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Dutch Baclofen trial on Twitter

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Stot

Did anyone read this article that was posted on Twitter. It's quite clear that the study had many flaws but an interesting read all the same.  The funding sources make it all a bit suspect too. 

Edited by Stot
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Molly78

The alcohol intake in the participants was surprisingly low - why would any female who drinks 14 units a week want to be part of a trial aimed at reducing alcohol intake?

Why do the funding sources make it suspect?  I couldn't see that the funding came from Big Pharma, which would make it suspect!

Thank you for posting that - all studies are of interest on this site.

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Baclofenman

Hi Stot

As you rightly suggest the "trial" has many flaws

Firstly, it is a trial to compare the differences on alcoholism between three groups, one taking high dose Baclofen, one low and the other, a placebo

The main problem I have with this trial, if you can call it a trial is that only 15% of the 58 participants assigned high dose Baclofen managed to get to the 150 mg per day that was the maximum target dosage 

Further more with a mean average of 90 (something) mg per day this means a considerable amount of participants failed to meet 80 mg per day, which IMO is where "high dose Baclofen" comes into play - I have not seen the actual individual figures but it is likely that in excess of 50% failed to get to 80%, yet their results are included in the high dose Baclofen statistics - There is no way I would consider >30 mg a day to be high dose Baclofen - I also think the titration (10 mg every other day) was too steep and this lead to excess drop outs due to the side effect rapid titration can cause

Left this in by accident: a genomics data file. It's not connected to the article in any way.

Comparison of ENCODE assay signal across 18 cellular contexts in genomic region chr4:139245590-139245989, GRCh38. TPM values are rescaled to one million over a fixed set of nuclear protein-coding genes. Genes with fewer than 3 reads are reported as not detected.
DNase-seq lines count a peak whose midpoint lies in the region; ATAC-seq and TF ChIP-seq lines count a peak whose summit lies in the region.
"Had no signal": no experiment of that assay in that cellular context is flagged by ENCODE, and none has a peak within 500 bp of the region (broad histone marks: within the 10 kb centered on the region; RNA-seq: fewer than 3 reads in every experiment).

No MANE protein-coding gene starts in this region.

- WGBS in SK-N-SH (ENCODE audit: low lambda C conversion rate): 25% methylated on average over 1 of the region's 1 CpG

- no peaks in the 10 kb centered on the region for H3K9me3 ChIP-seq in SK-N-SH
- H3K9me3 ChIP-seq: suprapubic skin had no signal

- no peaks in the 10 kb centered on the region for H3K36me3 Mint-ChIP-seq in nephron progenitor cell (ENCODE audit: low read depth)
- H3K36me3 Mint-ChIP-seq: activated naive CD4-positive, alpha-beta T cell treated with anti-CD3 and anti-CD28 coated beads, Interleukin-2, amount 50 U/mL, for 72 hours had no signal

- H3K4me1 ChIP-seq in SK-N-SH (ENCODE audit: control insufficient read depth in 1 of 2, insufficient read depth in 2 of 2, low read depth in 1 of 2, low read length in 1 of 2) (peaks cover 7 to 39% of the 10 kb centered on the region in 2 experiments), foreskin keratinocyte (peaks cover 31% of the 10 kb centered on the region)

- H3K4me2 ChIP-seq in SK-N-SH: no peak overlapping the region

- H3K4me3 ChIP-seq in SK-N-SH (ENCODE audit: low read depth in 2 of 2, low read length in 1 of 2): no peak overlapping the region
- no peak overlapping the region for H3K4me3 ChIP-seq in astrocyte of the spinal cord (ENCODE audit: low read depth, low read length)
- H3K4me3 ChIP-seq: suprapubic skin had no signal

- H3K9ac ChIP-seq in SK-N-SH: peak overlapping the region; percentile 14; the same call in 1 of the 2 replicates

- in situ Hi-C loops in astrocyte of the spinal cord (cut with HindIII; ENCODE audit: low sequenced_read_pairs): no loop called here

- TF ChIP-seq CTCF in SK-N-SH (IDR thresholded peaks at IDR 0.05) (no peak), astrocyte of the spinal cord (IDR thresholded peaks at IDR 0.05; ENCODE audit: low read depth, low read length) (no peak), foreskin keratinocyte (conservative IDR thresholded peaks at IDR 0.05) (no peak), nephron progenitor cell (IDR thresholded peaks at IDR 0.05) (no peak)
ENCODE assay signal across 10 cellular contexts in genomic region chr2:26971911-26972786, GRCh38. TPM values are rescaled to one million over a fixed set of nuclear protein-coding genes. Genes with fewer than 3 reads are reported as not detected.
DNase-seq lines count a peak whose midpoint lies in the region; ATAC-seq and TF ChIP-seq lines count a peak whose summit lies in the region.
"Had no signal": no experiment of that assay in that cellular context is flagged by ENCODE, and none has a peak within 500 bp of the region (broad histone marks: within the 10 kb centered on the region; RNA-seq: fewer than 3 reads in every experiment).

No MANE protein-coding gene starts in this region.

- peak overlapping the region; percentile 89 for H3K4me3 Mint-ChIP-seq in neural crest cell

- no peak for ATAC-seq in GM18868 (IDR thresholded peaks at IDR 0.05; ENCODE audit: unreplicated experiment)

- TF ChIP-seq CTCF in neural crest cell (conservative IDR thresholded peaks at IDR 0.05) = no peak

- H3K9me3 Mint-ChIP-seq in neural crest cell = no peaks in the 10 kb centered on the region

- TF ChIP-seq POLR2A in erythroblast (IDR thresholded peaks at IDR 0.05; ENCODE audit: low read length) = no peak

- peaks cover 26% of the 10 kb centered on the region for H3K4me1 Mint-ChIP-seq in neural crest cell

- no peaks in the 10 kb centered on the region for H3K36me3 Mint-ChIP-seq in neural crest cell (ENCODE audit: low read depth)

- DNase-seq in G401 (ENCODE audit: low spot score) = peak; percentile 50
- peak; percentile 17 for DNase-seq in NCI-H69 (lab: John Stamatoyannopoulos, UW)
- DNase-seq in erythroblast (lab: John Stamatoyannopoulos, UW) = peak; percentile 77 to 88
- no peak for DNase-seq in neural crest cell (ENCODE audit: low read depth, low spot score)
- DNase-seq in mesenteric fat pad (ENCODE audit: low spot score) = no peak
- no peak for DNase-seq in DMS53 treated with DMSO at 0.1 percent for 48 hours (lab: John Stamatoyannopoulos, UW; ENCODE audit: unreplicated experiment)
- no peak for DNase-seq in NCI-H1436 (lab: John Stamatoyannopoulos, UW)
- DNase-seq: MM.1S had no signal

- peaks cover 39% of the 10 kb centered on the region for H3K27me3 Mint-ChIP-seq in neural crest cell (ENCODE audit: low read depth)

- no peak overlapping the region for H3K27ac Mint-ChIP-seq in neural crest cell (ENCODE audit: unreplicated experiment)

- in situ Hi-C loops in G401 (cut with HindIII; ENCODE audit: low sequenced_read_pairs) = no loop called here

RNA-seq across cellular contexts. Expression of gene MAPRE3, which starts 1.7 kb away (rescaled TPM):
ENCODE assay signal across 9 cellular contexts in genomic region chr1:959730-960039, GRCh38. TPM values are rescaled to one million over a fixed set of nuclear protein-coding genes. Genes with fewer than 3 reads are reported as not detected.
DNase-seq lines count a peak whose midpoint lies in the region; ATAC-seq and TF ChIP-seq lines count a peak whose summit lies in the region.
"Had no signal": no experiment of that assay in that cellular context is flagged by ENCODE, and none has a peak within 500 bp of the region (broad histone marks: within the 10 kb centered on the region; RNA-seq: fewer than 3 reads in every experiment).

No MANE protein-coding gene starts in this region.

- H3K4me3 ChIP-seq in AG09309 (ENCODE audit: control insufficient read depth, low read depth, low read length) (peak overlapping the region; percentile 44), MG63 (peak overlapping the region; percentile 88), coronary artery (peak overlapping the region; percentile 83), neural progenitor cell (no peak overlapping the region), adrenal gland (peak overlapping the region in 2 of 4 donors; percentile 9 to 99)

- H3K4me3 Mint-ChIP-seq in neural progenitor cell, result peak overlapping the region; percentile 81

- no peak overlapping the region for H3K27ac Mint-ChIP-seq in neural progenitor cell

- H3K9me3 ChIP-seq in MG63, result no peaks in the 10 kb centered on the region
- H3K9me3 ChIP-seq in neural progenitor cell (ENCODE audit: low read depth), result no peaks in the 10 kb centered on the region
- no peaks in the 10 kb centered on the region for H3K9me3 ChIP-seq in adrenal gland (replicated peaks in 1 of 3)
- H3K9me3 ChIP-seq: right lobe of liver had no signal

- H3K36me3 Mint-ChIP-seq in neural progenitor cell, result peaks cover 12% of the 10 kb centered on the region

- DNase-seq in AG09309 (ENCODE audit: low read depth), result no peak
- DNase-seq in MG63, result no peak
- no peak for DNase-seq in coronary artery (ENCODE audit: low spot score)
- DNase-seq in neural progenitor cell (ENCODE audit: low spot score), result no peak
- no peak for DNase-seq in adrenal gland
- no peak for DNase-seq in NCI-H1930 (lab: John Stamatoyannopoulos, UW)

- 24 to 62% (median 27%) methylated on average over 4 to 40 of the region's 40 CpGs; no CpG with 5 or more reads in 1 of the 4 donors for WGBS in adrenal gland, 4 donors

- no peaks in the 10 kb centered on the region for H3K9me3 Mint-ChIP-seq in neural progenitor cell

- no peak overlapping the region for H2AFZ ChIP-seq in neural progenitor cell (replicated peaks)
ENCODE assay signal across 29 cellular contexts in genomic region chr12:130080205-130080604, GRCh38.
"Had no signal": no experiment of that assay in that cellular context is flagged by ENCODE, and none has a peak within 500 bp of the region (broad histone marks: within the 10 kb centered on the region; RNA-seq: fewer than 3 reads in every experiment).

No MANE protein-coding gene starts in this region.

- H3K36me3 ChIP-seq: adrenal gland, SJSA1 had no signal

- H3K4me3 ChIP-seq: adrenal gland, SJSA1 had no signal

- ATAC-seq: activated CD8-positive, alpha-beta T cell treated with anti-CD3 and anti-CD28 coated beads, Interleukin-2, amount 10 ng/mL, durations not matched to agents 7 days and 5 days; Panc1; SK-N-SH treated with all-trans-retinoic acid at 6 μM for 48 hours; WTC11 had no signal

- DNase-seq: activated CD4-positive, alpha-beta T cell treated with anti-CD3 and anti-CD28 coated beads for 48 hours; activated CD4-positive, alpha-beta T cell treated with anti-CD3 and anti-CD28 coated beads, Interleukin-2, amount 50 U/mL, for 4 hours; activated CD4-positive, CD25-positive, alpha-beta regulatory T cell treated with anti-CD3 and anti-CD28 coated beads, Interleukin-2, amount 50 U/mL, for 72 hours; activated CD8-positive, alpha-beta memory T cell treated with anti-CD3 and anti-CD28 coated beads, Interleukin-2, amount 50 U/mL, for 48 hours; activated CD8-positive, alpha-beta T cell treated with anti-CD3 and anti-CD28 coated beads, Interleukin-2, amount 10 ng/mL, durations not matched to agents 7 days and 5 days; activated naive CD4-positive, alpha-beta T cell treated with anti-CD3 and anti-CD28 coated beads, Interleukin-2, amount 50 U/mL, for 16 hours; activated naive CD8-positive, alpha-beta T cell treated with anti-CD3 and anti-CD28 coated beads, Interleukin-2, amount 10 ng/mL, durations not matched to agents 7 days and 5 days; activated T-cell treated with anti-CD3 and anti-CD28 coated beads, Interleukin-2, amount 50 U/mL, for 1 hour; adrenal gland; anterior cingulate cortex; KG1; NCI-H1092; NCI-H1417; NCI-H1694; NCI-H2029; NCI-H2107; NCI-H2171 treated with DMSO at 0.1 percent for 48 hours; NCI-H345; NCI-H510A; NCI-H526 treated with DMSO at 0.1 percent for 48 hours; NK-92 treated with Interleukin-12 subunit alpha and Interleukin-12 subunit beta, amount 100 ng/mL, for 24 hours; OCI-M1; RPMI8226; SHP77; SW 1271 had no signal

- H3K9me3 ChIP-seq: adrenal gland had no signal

So, of course if 85% of people fail to make the maximum design dosage, the trial is flawed, pointless - I have other issues with the trial as a whole but this means it does not get past the first hurdle

Unfortunately, unless one actually looks at the nuts and bolts of any given trial they are turned by the headline makers who generally are after the glory rather than the content - Rather like our friend, over there

Regards

 

Bacman

Edited by Baclofenman
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Otter

I was sent this article a while ago.  I don't think I have seen it posted anywhere.  Here is the abstract:

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High-dose baclofen for the treatment of alcohol dependence (BACLAD study): A randomized, placebo-controlled trial

Christian A. Müller  Olga Geisel, Patricia Pelz, Verena Hill, Josephine Krüger, Anna Sticker, Anne Beck, Klaus-Dieter Wernicke, Rainer Hellweg, Andreas Heinz